With the boat out of the lake and back on the trailer, I cleaned up the bilge with degreaser the best I could, but the damage had already been done. The less than stellar bottom planks, now 30 years old, had soaked the oil into their seams. After storing the boat for the next year, it was decided to bring her back to my home in Minneapolis to start a restoration project. I brought the engine home first and performed a postmortem, determining the head gasket had blown allowing water to enter the #8 cylinder. Being unable to compress the water, the rod most likely sheered under the force.

Coming from a family of avid woodworkers I felt competent to take on the project. I started on the restoration, completely disassembling the interior and removing all exterior hardware. I braced the inside and prepared it for a flip. A pizza party lured my coworkers to my house where we picked up and flipped the boat onto a prepared cradle. I spent the rest of 1998 stripping the many layers of bottom paint.

The project went on hold in 1999 when we decided to move. The boat and all her entrails were packed up and relocated to my new residence around 20 miles away. With a new home and a growing family, life tends to dictate where your time, money and resources are allocated. The next five years were spent building a new workshop and creating a heated space to work on the boat.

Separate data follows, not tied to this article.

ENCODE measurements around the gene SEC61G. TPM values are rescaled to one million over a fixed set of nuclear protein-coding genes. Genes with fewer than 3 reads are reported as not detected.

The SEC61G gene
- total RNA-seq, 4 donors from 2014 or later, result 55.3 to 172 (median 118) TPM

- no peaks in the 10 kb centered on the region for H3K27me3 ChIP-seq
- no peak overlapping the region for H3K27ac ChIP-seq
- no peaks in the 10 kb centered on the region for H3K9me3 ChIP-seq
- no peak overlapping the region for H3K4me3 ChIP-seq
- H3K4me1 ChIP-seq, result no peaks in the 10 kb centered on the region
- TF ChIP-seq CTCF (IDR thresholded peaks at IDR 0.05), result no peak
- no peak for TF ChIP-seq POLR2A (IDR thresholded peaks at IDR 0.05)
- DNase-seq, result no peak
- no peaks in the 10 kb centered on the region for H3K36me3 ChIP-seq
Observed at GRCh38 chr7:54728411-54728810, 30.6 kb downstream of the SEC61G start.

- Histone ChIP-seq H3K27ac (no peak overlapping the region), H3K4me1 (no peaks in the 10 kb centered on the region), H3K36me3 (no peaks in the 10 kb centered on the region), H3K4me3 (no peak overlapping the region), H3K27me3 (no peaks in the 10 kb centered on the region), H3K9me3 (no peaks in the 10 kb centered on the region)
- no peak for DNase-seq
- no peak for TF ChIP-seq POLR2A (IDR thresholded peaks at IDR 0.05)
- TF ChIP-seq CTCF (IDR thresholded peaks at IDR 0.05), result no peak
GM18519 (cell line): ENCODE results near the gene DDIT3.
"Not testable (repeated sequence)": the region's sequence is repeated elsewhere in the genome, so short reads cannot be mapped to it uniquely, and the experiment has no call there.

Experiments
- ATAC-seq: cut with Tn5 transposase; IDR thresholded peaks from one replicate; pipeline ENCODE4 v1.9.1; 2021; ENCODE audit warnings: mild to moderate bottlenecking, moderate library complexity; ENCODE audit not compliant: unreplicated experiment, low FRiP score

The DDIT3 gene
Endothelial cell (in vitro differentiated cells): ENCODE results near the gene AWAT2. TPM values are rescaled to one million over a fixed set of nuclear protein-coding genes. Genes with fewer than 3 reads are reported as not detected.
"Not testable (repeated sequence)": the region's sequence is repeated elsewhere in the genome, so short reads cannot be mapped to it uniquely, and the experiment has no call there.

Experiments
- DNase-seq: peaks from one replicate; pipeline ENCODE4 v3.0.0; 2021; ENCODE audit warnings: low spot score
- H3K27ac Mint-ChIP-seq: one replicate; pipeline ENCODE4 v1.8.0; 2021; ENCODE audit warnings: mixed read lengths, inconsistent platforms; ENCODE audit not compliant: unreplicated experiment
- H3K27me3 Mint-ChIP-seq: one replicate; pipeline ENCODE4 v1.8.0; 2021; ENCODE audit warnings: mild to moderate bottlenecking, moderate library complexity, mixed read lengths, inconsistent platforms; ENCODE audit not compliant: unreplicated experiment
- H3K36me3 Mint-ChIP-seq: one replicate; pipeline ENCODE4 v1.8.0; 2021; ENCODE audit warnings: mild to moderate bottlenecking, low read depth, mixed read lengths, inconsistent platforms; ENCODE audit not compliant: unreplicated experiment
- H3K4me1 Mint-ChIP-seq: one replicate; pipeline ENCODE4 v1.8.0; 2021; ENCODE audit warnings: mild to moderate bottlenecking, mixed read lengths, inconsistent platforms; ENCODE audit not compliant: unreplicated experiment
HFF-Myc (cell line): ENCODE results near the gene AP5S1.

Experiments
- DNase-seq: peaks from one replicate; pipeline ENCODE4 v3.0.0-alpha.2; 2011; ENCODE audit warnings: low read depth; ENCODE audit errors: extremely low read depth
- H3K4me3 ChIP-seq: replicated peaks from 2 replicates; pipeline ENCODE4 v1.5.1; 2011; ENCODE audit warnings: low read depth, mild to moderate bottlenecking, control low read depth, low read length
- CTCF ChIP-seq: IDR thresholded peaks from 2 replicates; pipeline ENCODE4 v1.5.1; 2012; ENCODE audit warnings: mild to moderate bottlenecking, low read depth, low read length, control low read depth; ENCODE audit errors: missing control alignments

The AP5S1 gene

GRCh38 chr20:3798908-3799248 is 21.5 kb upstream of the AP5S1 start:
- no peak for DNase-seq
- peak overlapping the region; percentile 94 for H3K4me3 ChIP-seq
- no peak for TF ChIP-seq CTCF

Fast forward 15 years. The boat has been in a continuous stage of restoration for the past 15 years now. They say time flies when you’re having fun. After disassembling the entire bottom from planks to battens to frames, patiently documenting every bolt and screw size and location along the way. I found many areas of dry-rot and several cracked frames. I finally reached a point about five years ago when I was no longer disassembling and inspecting, but rather starting to reassemble. Up until then my constant fear was that the boat was rapidly becoming a pattern to build a new boat, almost overwhelming at times, and causing the project to drag on. In 2018 I completed the transom framing and now have almost all of the bottom frames done, ready to reset the keel. I’m currently looking for some white oak stock for the replacement chines. I’m using the original factory assembly design, standard batten-seam construction, with the exception of 3M 5200 Marine adhesive for bedding after having a conversation with some former Century Boat Company employees. I have substituted white oak for a few mahogany frames in the transom.